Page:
Credit request for your file information: A credit request history will automatically purge or disappear normally after 3 years from the first date of the inquiry.
Credit History and Banking History: All transactions will purge or disappear normally after 6 years from the date of the last activity or payment. This is only on the accounts that are reported. Some agencies do not report all account.
Orderly Payment of debts or credit counseling: These types of reports normally only stay on for 3 years from the last payment date.
Consumer Proposals: When you have completed the proposal and it is fully paid it will be registered and this normally reports for 3 years from the date of payment
Judgements, Garnishments and Seizures: These normally stay registered for 6 to 7 years from the date they were originally filed
Bankruptcy: These will report for 6 to 7 years from the date the bankruptcy is officially discharged. All accounts listed in the bankruptcy will also report for the same time period. If a person has had multiple bankruptcies these will report up to 14 years along with the debts that are part of the bankruptcy.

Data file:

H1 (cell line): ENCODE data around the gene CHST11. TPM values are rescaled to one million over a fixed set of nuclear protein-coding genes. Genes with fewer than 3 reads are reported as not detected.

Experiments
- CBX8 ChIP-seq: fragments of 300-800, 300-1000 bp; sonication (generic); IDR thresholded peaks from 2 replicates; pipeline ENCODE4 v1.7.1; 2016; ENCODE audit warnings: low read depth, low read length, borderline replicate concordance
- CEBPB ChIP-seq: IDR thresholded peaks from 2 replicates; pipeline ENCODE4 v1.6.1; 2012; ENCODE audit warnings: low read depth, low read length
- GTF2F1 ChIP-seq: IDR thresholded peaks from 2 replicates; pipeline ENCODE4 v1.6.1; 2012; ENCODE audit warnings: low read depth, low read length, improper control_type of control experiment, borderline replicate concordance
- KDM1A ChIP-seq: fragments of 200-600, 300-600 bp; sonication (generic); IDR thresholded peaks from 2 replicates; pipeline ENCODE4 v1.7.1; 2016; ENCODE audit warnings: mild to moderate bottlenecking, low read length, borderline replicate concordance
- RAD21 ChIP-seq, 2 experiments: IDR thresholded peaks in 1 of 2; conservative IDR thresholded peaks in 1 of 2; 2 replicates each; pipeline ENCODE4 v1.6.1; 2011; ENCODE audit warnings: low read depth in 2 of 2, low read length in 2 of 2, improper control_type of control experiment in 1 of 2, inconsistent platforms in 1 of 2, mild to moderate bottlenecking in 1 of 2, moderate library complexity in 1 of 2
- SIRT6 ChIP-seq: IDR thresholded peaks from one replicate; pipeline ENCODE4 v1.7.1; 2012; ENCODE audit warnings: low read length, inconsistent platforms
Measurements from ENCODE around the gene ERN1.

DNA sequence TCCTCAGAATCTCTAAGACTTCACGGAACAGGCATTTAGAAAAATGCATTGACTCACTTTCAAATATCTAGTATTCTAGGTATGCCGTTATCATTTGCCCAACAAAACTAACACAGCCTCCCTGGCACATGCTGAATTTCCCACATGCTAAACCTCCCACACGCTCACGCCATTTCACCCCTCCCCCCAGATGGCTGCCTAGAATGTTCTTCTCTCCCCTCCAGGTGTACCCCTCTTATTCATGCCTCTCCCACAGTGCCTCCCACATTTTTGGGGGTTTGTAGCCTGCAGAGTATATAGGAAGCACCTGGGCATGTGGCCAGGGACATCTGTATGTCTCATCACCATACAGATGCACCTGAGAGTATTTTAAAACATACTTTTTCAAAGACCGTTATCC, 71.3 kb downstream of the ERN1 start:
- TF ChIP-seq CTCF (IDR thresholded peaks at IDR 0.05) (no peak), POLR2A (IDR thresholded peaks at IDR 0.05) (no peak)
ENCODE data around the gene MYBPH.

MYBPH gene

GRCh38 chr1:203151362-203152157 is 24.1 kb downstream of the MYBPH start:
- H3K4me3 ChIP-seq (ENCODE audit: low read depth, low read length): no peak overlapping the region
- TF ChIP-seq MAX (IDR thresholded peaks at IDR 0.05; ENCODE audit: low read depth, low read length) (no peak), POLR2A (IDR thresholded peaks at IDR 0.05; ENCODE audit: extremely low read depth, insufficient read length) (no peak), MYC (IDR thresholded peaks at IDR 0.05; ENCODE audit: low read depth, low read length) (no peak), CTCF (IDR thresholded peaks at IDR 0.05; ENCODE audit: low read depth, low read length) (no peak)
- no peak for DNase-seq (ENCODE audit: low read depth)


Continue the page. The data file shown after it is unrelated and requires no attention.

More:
Collections Accounts: These will report for up to 6 years from the date of the last activity.
Secured Loans: These report for up to 6 years from date of last activity

Please note all these situations are capable of changing without notice. This information is what was available at the time of this writing. If you want to confirm this information please call your credit reporting agency.

Please also note that certain provinces in Canada and states in the US may allow for a longer reporting period. You must check with the credit reporting agency in your area to confirm.

It is highly advisable that you go to each credit reporting agency and review their procedures and online information as it is possible things will change in our ever changing world.

I highly recommend that you at least log on to each site so you are familiar with them.

Posted in Your Credit.